So in my mind Ukraine never had, and currently does not have the sovereignty that it (and the UN) claimed it had. As such, this is not really a war between Ukraine and Russia, it is a war between the west and Russia. (I am not clear on who in the west is the most interested in prosecuting this war) In any case if the west abruptly with drew support, Ukraine would quickly fall under Russian rule. This would be a disaster for Russia. Their economy would not be able to take the load.

If Russia keeps prosecuting the war as they are, by spring, Ukraine will be completely wrecked. A withdrawal to the regions they held before the war, with maybe a land route to Crimea. would leave the west to pick up pieces while Russia kept a low level insurgency going.

Further, if Iran opens a second front by attacking Saudi Arabia, or ramping up the war in Yemen, or creating more armed insurgencies in Iraq, and they have nuclear weapons to try to keep the USA and Israel out of the conflict, then Russia gains an advantage because they reduce middle east oil shipments, raise the energy input costs for the west and get more for their oil.

The winners from this scenario are the Chinese and Indians who get to buy discounted oil from Russia. Russia will lose anyway. It is like they stabbed themselves in their right leg so they decided to go ahead and stab the left so it would seem like the right did not hurt so bad.

I am not confident that Iran would do so well, they have a border with Turkey. Right now the Turks and the Iranians are avoiding direct conflict why subduing the Kurds, but the west would likely attempt to open a conflict between Turkey and Iran to refocus any war efforts in the Persian gulf. As Turkey is a rising regional power, it may not take a lot of clandestine work to make a conflict between Turkey and Iran happen in Kurdistan.

I say all this show that the headline of a growing arms trade between Russia and Iran may have significant world wide economic repercussions.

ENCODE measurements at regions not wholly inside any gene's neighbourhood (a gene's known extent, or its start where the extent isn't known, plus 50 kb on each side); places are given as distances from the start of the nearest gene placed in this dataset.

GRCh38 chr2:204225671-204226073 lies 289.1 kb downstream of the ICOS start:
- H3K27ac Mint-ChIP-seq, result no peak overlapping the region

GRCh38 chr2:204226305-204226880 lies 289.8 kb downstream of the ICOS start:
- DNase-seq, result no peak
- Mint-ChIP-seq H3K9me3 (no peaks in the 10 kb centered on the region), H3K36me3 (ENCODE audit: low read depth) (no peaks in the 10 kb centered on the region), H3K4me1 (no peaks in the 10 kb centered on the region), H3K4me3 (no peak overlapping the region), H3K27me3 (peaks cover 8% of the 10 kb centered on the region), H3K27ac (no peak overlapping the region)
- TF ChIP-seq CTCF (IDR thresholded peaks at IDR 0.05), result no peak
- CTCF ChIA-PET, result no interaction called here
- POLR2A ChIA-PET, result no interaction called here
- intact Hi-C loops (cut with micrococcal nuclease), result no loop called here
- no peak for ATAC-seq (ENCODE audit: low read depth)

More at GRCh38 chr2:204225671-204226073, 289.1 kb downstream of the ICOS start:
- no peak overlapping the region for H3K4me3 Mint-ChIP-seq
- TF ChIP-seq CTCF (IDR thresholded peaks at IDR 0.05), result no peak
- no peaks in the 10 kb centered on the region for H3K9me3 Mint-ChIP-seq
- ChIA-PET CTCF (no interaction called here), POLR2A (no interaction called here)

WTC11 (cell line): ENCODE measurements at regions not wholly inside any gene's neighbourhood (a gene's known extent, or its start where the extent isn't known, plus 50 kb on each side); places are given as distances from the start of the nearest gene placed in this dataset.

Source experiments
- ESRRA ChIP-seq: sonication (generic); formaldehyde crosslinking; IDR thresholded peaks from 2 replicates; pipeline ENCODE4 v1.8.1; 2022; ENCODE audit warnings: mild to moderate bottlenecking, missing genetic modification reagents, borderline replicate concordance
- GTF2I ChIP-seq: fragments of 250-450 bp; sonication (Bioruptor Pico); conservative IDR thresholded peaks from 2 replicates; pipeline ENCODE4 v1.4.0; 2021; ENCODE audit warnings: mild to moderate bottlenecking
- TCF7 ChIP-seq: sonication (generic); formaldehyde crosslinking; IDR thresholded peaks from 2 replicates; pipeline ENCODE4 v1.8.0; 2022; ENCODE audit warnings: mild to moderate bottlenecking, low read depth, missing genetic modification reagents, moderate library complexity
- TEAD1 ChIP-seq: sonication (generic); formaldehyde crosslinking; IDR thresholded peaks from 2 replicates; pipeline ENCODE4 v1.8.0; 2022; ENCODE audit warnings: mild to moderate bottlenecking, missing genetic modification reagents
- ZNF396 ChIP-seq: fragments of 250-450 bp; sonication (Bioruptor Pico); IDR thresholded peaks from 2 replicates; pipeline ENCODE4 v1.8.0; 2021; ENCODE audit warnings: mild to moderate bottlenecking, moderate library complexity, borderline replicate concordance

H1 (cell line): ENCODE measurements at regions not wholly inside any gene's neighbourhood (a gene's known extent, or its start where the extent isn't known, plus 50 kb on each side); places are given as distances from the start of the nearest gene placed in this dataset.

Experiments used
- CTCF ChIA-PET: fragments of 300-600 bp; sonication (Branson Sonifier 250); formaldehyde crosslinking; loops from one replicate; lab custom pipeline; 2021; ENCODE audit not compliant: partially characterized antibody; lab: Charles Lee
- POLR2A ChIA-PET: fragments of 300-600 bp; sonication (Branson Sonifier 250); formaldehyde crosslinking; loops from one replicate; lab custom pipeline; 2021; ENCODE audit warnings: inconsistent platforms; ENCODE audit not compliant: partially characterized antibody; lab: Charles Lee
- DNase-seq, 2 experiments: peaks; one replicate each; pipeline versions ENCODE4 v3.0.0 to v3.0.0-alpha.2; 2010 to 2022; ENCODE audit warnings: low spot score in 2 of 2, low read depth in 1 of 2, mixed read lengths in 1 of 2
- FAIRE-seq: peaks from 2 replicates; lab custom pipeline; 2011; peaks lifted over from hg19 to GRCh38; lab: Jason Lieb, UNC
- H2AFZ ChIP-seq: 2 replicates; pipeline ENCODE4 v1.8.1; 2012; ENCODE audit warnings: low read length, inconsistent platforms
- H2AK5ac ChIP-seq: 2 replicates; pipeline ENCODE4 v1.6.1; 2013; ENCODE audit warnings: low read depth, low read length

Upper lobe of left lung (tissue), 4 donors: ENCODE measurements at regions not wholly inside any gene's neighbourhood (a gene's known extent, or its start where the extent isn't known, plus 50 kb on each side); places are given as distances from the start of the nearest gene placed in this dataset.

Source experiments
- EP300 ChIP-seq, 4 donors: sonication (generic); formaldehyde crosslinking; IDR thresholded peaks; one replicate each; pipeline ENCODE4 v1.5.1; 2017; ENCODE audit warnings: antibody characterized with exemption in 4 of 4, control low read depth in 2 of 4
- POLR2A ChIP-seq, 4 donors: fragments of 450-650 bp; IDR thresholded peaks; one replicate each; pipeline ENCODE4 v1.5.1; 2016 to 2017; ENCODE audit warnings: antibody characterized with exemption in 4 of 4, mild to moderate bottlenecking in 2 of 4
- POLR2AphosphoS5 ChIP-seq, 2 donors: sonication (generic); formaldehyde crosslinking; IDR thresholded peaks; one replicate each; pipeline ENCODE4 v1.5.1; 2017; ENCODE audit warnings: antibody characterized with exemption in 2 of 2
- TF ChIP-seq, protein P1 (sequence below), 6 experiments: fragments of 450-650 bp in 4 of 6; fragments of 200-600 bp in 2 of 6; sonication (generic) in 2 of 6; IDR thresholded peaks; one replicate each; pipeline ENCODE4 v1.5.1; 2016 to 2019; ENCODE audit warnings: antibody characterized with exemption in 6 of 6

Iran is using their getting nuclear weapons as the chip the US will listen to and allow them free trade globally.

Iran does not actually want the weapons.

Iran and SA know they are not mature governments. They are rivals. If Iran gets the bomb then SA has to. Both do not want the bomb in this generation of leadership.

The US needs to get on with bringing Iran back into the western world. We need to stop the dumb blowhard in congress crap.

Iran is supplying the EU with NG this winter. The US is turning a blind eye. A type of lifting of sanctions. There is progress in our talks with Iran but little is really known outside of the private talks. I believe the talks are done through other nations.

Came across this today:

Speaking of Zelensky and Ukraine, you might like this, set to the tune of ‘American Pie’:


Some breaking news: Germany’s chancellor, Olaf Scholz who previously refused to allow Leopard tanks to be sent to Ukraine, not only lifted that restriction but announced that Germany would send 14 Leopard 2A6 tanks. The Leopard 2A6 is a top end tank, with the latest of everything, and widely considered to be one of the best, if not the best, tank in the world. Other countries have said they want to send their Leopards as soon as Germany gives the nod. So I assume that’s a go.